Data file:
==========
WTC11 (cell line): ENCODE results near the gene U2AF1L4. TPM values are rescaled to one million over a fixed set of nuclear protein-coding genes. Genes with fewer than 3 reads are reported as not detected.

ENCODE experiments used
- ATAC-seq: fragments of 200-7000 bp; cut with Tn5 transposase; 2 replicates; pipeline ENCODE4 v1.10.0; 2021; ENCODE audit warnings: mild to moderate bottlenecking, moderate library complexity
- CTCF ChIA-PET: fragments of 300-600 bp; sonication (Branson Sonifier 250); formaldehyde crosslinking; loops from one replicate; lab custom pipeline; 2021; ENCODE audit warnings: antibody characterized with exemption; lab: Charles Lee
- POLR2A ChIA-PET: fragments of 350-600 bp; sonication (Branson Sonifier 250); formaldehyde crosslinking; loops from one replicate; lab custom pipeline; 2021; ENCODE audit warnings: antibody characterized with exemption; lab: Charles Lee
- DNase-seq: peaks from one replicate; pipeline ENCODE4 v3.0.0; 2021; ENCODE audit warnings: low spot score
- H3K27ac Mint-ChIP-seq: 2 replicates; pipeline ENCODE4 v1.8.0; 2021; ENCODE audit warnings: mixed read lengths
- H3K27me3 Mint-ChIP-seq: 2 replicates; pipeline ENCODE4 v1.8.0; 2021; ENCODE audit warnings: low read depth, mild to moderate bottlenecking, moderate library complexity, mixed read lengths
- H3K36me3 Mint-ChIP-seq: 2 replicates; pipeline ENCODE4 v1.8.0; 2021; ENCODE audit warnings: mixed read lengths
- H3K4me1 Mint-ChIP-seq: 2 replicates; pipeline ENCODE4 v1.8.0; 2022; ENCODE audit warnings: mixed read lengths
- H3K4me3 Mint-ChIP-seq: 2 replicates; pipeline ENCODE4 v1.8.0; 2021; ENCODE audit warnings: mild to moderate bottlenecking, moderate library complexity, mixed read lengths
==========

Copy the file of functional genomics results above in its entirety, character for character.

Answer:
WTC11 (cell line): ENCODE results near the gene U2AF1L4. TPM values are rescaled to one million over a fixed set of nuclear protein-coding genes. Genes with fewer than 3 reads are reported as not detected.

ENCODE experiments used
- ATAC-seq: fragments of 200-7000 bp; cut with Tn5 transposase; 2 replicates; pipeline ENCODE4 v1.10.0; 2021; ENCODE audit warnings: mild to moderate bottlenecking, moderate library complexity
- CTCF ChIA-PET: fragments of 300-600 bp; sonication (Branson Sonifier 250); formaldehyde crosslinking; loops from one replicate; lab custom pipeline; 2021; ENCODE audit warnings: antibody characterized with exemption; lab: Charles Lee
- POLR2A ChIA-PET: fragments of 350-600 bp; sonication (Branson Sonifier 250); formaldehyde crosslinking; loops from one replicate; lab custom pipeline; 2021; ENCODE audit warnings: antibody characterized with exemption; lab: Charles Lee
- DNase-seq: peaks from one replicate; pipeline ENCODE4 v3.0.0; 2021; ENCODE audit warnings: low spot score
- H3K27ac Mint-ChIP-seq: 2 replicates; pipeline ENCODE4 v1.8.0; 2021; ENCODE audit warnings: mixed read lengths
- H3K27me3 Mint-ChIP-seq: 2 replicates; pipeline ENCODE4 v1.8.0; 2021; ENCODE audit warnings: low read depth, mild to moderate bottlenecking, moderate library complexity, mixed read lengths
- H3K36me3 Mint-ChIP-seq: 2 replicates; pipeline ENCODE4 v1.8.0; 2021; ENCODE audit warnings: mixed read lengths
- H3K4me1 Mint-ChIP-seq: 2 replicates; pipeline ENCODE4 v1.8.0; 2022; ENCODE audit warnings: mixed read lengths
- H3K4me3 Mint-ChIP-seq: 2 replicates; pipeline ENCODE4 v1.8.0; 2021; ENCODE audit warnings: mild to moderate bottlenecking, moderate library complexity, mixed read lengths